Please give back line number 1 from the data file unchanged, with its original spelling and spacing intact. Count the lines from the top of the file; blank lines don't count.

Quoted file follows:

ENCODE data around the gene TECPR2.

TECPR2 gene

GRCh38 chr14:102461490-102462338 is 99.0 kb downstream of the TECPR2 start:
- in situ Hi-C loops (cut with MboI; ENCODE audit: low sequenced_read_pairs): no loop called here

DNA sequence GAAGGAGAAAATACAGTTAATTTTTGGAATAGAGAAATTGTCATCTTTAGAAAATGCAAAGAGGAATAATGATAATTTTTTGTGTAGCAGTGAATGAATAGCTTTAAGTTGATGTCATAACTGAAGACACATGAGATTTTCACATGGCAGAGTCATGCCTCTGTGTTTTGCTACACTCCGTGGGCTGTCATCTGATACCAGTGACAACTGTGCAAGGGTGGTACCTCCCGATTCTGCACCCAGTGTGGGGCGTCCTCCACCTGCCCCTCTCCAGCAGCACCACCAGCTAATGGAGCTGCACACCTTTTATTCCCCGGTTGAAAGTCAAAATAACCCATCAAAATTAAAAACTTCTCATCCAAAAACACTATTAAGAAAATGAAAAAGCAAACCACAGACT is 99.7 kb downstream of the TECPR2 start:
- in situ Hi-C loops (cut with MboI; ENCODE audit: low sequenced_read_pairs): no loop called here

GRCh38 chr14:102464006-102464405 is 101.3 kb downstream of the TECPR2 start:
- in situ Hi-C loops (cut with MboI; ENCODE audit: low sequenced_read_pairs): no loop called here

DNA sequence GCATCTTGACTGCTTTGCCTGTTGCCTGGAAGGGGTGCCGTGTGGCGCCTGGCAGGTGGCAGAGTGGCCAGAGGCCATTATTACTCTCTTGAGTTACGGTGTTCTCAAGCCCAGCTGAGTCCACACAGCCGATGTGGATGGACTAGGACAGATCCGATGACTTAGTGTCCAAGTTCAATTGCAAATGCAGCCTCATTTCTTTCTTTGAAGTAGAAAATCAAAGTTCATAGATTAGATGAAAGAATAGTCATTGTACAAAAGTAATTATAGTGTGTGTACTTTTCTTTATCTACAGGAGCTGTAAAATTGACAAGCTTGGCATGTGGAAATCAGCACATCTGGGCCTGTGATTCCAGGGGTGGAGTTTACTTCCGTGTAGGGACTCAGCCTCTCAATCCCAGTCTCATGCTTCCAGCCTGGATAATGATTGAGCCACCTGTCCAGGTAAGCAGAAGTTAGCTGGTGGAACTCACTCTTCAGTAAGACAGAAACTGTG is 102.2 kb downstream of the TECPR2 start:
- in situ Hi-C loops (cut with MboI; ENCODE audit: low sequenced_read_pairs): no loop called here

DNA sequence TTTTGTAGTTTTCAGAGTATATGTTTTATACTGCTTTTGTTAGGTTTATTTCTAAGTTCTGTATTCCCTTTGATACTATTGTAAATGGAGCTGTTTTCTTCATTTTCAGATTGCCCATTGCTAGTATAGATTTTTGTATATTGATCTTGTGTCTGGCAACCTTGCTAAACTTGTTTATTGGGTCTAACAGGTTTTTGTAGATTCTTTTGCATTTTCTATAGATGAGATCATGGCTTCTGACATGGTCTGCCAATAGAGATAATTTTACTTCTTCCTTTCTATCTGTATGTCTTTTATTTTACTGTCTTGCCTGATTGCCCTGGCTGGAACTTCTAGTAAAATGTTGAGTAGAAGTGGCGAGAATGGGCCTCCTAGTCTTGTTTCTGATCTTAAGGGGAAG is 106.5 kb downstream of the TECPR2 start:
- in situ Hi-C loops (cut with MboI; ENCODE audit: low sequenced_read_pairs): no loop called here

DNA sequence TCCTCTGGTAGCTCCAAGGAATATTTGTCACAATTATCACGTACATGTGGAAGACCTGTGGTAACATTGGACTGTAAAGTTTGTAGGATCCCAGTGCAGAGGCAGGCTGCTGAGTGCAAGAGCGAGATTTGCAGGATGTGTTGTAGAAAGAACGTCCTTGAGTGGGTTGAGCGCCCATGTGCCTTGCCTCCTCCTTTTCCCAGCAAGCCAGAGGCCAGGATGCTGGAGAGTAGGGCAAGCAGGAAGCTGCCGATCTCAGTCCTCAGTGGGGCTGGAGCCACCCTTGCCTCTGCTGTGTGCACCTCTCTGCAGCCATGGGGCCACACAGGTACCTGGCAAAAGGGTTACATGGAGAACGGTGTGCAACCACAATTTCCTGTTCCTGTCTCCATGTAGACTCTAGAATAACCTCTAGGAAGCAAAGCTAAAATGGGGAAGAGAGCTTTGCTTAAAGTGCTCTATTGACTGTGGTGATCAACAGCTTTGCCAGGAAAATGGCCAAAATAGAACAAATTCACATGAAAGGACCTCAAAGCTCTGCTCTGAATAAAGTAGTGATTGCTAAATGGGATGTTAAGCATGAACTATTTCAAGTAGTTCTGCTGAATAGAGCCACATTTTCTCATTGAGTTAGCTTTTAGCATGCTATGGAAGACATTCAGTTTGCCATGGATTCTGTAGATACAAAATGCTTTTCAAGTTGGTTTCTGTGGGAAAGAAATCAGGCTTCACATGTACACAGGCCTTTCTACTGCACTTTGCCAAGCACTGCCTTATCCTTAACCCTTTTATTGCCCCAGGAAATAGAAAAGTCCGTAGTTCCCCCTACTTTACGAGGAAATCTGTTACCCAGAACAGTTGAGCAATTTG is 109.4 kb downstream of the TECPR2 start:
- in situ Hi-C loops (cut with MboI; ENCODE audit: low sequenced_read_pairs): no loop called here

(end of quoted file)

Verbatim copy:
ENCODE data around the gene TECPR2.